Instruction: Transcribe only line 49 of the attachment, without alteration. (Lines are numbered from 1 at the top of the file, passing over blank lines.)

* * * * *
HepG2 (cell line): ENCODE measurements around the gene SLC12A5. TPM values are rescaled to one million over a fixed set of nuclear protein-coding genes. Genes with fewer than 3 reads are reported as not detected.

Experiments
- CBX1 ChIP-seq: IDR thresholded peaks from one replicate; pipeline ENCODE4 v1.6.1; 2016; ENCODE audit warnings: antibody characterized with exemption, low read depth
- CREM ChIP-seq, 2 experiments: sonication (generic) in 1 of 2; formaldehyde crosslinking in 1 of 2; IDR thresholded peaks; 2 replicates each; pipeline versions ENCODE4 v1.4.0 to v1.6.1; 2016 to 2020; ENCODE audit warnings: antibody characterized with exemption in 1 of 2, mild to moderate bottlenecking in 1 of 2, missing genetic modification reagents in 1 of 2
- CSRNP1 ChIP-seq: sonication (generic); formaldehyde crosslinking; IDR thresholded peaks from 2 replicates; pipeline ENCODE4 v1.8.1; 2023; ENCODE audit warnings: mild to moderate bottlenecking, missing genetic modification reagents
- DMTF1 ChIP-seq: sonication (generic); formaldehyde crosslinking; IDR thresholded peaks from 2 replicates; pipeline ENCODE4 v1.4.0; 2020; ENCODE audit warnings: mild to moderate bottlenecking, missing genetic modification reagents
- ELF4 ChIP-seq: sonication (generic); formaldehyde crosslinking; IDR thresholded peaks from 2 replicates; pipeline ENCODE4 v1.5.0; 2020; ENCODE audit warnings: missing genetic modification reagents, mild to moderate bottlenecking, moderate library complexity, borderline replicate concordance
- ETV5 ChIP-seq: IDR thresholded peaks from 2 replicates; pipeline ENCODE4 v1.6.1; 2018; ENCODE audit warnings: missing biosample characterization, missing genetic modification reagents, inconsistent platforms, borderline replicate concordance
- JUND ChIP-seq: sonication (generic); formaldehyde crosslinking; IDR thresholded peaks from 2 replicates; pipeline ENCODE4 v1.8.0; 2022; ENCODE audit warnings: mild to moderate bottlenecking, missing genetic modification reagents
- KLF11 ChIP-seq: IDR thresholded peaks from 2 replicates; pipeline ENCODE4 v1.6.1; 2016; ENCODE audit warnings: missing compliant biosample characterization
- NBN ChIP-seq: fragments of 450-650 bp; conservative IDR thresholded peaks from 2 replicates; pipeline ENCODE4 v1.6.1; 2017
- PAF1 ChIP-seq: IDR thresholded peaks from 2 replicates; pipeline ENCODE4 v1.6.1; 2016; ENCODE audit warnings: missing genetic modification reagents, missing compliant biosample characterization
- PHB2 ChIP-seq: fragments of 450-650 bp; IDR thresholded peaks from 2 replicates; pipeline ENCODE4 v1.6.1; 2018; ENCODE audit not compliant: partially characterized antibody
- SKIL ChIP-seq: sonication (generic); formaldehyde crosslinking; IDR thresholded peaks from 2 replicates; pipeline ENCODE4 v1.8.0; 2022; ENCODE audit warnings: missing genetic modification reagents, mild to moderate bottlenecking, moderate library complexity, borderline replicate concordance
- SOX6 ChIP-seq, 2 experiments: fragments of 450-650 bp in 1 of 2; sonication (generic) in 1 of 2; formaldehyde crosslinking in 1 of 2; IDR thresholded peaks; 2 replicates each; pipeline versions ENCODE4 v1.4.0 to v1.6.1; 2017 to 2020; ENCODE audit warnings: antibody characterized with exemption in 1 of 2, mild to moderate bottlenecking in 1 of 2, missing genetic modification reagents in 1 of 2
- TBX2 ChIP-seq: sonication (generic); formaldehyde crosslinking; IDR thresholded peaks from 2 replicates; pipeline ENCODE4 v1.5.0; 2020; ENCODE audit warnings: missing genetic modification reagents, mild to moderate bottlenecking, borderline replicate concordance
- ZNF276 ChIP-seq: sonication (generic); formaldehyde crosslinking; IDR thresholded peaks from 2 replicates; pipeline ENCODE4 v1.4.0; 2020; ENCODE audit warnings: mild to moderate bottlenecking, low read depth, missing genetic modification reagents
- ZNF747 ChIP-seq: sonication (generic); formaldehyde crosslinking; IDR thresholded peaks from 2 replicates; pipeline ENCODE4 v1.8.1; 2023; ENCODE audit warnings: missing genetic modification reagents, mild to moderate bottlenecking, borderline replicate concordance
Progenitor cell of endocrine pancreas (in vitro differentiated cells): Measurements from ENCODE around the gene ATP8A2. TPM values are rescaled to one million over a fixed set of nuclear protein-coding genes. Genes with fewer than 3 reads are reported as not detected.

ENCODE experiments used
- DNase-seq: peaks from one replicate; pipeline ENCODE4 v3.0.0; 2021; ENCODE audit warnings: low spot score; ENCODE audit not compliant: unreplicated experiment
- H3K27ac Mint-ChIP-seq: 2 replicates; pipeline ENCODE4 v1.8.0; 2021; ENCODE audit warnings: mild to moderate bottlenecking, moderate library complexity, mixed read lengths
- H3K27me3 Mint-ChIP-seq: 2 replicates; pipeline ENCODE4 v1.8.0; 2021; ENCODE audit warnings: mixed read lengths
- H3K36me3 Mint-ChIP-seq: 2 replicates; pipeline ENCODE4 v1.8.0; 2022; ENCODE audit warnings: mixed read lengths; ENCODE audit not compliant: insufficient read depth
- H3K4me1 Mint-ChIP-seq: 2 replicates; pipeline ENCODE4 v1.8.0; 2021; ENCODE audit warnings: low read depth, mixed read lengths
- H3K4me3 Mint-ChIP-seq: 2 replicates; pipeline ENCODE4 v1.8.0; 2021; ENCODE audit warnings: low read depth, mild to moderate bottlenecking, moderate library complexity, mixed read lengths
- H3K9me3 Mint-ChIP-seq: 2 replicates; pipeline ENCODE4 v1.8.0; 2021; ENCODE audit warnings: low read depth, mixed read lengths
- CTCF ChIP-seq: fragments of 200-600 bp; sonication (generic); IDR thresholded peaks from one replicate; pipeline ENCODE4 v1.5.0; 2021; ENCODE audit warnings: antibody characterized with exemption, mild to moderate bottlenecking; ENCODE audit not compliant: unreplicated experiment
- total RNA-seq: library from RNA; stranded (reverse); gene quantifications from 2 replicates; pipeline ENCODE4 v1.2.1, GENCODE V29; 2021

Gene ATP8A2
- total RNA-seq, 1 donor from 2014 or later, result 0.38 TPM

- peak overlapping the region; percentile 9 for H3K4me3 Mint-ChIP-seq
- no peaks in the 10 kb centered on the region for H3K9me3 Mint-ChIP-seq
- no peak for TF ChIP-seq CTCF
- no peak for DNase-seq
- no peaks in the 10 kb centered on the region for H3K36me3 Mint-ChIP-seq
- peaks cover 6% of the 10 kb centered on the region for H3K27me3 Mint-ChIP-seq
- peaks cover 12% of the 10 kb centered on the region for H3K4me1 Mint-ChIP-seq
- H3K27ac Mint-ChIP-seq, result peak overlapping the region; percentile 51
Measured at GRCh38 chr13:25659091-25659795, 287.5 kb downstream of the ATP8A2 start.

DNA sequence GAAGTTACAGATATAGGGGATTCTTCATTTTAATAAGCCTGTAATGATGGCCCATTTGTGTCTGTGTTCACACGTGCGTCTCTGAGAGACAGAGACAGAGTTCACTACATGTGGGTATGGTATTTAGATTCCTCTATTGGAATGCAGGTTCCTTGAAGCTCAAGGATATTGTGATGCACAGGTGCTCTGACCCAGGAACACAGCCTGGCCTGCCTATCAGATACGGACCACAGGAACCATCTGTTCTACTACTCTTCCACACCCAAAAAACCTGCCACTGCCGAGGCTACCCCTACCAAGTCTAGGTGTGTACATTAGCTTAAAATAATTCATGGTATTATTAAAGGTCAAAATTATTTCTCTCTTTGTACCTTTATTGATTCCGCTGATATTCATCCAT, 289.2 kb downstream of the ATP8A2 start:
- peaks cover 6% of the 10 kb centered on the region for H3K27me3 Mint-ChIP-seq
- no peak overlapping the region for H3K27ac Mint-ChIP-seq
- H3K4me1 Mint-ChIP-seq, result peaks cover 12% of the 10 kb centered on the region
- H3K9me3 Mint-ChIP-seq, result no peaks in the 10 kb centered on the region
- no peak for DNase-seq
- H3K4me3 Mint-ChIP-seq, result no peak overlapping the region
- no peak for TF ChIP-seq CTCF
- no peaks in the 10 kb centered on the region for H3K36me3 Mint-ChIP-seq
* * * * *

- no peaks in the 10 kb centered on the region for H3K36me3 Mint-ChIP-seq